Whenever people talk about Ter Borch it always sounds like he’s the painting world’s portraiture Mozart (minus any tragedies), comparing him to Manet and calling him nothing else but a genius. Actually, each Master definitely has his or her share of fans who would probably talk about them in the same way. But when you read up on about him you’ll find no fault in his talents or his life. Except for a small blip, this is the image of a man that has a very contented life. Well-to-do and talented. There’s record of him marrying as well. It’s like the perfect man,
leading a perfect life. And his paintings seems to reflect the life he lived: images of people busy working, with nothing that seems troubling them save the task at hand.
Ter Borch was born at Zwolle, which is the central port of the Zuyder Zee, in 1617, to an unsuccessful Italian painter turned tax collector, Gerard Ter Botch the Elder. He has eleven siblings from three marriages. Six of these children, including him, was said to have developed artistic talents. Ter Botch Sr. was said to have been proud of his children and did everything to sow the seeds of his talented young kids.
Even as a kid Ter Borch showed promise: at eight years old he can already draw well. His first mentor was his father, naturally. Ter Borch Sr. was an artist himself, after all. He sent his son afterwards to become a pupil of an England-born artist, Pieter de Molijn, he himself having studied under Molijn. He traveled all over Europe, like most artist of his time, while he honed his skills in portraiture, and then went to Amsterdam, but probably found the competition there to be not to his taste, so he moved once more, this time to Westphalia, where he would produce “the Delegates swearing to the Peace Treaty” in 1648. He traveled to Madrid where he painted for Philip IV after he gained the trust of Penaranda, a Spanish envoy. It was also during this time that people were saying that he was inspired by the works of Diego Velazquez. He was a knight and is under the king’s pay. But for some reason, it was said to be intrigue, he was back in the Netherlands by 1654. It seems a petty reason for giving up his knighthood and his employment, but if there is another reason as to why he went back, we’ll never know.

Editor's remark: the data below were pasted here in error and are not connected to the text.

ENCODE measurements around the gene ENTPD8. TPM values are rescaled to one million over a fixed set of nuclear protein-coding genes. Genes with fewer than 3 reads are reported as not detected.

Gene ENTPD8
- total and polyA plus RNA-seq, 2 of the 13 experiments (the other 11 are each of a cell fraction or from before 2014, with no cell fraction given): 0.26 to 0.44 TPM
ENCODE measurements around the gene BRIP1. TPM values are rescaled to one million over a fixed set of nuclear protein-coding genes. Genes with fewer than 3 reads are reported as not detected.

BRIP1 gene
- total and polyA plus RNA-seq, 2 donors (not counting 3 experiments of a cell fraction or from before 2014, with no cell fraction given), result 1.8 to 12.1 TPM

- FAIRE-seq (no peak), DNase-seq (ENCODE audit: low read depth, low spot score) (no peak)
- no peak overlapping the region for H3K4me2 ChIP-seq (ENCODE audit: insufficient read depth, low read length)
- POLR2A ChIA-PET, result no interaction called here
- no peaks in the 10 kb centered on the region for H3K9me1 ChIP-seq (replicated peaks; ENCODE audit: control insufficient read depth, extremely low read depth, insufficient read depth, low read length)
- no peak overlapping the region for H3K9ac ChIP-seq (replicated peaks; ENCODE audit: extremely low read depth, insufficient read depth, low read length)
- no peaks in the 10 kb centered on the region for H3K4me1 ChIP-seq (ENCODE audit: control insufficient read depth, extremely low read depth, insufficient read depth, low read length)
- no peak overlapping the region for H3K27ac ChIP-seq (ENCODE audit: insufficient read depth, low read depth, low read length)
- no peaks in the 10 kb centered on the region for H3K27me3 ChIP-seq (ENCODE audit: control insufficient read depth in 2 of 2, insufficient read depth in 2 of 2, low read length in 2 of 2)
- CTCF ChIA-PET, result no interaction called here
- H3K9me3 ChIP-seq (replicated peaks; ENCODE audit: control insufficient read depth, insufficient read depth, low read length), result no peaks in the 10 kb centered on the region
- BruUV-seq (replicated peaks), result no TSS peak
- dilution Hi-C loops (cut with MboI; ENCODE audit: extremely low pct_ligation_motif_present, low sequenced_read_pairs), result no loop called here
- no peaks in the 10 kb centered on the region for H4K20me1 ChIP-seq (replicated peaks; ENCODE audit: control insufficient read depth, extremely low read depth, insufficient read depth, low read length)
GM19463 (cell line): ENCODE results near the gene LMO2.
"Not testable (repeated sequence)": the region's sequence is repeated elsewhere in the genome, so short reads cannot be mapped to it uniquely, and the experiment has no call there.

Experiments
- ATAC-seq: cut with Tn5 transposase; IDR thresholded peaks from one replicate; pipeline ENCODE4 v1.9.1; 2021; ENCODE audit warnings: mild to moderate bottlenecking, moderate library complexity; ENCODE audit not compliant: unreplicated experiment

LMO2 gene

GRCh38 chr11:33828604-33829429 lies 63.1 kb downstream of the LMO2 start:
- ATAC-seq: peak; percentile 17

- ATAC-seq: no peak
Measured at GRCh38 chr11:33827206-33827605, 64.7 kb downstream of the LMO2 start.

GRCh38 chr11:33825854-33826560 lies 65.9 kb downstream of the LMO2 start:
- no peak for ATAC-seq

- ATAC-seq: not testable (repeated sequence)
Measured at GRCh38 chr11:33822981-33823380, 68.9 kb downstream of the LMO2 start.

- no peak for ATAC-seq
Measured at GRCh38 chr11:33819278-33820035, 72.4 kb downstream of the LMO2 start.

He married, eventually, a widow by the name of Gertrude Matthyssen. He went to live in his wife’s home in Deventer, and as far as all accounts go, that was the end of his travels. He settled down, and even became a magistrate, though it seems that he didn’t have any children of his own. He died at sixty-four years old, near the end of the year 1681. A good age to die unless he actually wants to be bored to death by living the life of a childless public servant.
His works, which are mostly people busy with some task, is usually described “simplistic but intense” and many would probably agree upon viewing, for example, “A Maid Milking a Cow in a Barn ” or “Woman writing
a letter .” He’s the only person who would even consider painting a “Boy fleaing a dog ”, his student, Caspar Natscer, wooing some girl, and a soldier performing a mischievous prank. But even if it’s very simplistic, there’s nothing really to criticize about them. They’re great: the faces are expressive and it’s as if you can even read the person’s thoughts. In the “A Guard Room Interior with a Soldier Blowing Smoke in the Face of His Sleeping Companion ” for example, you can tell that the third is already amused, anticipating the prank that’s about to happen in front of him. The prankster staring intently at his victim while the victim is peacefully sleeping, unaware that he’s about to be disturbed from his beauty sleep by a whiff of second-hand smoke. He’s definitely a genius in painting and there’s nothing more to say.
Featured and 1st image Gerard ter Borch [Public domain], via Wikimedia Commons
2nd image Gerard ter Borch [Public domain], via Wikimedia Commons